Remote work I believe encourages diversity naturally. Imagine if you’re a small city, your selection of candidates might be hard to come by right off the bat. The only way you might get a good candidate is to poach them from another local company. That person will probably have a similar background as others since they might have gone to the same school or college, or have the same work experience. As soon as you enable a remote workforce, suddenly you open up the possibilities of getting a candidate out of state. Just having somebody out of state increases the possibility of a different background with their education and work experience. Having a different perspective can lead to new ideas and more efficient ways of completing tasks.
Have fun inside and outside of work.
Something you will see in an esports team is talk about other things. This could be pets, plants, music, meats or even pastries where they have a dedicated channel on discord about these topics. There’s much more than just work and they develop an environment for those other interests. When everybody was in the office these topics would naturally come up and people were able to share. Being remote this is no longer the case so you have to provide some kind of platform for these topics. Also, it’s common to have people go out for happy hour once a week just to chat. There’s no reason this can’t be the same case remotely.
Inside a game it’s easy to create fun. You can make small competitions like who has the most damage while running a dungeon?, most heals? or for a first person shooter the most head shots during the match? These are small competitive goals amongst the group, but pushes them to be better. Once again it might be a little harder in a work environment but you can use platforms like TryHackMe or Immersive Labs and see how many labs can be done in a week or a set of labs completed the quickest. I don’t have all the answers, but that’s why additional effort is needed and not trying to keep business like usual.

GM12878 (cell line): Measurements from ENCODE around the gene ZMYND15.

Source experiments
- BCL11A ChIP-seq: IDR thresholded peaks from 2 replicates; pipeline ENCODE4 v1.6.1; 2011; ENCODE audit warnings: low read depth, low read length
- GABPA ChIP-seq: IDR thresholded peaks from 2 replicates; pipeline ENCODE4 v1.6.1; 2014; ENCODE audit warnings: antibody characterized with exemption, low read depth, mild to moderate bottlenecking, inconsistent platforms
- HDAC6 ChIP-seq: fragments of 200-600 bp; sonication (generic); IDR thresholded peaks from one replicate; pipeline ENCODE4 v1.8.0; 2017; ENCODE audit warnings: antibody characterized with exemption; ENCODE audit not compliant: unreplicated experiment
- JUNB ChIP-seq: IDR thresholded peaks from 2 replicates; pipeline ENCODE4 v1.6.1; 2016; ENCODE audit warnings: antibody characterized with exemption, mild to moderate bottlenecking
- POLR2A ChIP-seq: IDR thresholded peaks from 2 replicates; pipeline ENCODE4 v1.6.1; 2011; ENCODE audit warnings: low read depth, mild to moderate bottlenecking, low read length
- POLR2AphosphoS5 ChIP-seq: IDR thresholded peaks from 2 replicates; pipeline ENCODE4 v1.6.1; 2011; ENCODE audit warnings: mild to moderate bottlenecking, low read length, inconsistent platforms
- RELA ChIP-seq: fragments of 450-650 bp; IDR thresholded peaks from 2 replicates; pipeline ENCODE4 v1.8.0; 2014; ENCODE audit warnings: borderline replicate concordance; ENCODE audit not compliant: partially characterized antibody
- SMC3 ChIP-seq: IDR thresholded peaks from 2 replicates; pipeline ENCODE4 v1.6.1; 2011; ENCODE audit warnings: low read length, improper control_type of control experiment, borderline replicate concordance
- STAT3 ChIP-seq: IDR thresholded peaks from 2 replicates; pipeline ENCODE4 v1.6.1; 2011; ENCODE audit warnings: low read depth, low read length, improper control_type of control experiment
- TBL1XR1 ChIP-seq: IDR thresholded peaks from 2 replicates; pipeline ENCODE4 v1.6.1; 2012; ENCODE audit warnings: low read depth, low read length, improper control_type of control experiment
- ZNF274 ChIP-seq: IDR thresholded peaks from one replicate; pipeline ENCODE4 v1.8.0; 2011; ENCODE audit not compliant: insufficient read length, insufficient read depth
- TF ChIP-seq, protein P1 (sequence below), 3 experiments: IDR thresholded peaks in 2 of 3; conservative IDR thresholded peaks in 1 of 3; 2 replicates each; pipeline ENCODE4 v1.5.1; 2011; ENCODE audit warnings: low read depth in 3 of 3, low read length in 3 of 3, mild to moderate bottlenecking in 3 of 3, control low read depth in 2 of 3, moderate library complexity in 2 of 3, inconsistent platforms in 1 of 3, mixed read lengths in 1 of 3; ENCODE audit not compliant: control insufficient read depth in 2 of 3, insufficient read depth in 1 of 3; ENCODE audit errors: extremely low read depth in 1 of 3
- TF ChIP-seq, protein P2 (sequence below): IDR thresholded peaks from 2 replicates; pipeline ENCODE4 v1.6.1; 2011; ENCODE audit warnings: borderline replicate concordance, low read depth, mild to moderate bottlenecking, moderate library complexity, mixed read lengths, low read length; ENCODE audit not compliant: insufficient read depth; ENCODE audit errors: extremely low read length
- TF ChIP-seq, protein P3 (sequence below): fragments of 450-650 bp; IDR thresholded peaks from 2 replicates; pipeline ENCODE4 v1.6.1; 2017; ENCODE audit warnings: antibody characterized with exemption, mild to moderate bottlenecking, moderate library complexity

One site that I feel like is on the right path of taking remote work to an online game feel is http://gather.town In this you’re able to design a virtual character and move around a virtual office. If you’re out in the open, people can come up to you and video or audio chat, just like real life. You can have a private room and just do work, maybe come out for lunch and mingle with others or maybe you want to play a card game with one of your colleagues, you can. I won’t say that gather.town is the solution to every remote workforce issue, but I believe it is a platform that helps bridge that gap we’re facing and it’s trying to enhance the remote workforce experience.
With working remotely trial and error is needed. Maybe have double the meetings, ensure happy hours every week, team get-togethers monthly instead of quarterly, play online games together, or create channels in the chat client for employees to share their life. Maybe some of it would work, maybe not but new things must be tried for this new frontier. I believe looking at online games and communities can give corporate businesses ideas but they need to start trying and embracing them.
Editor: Emily Domedion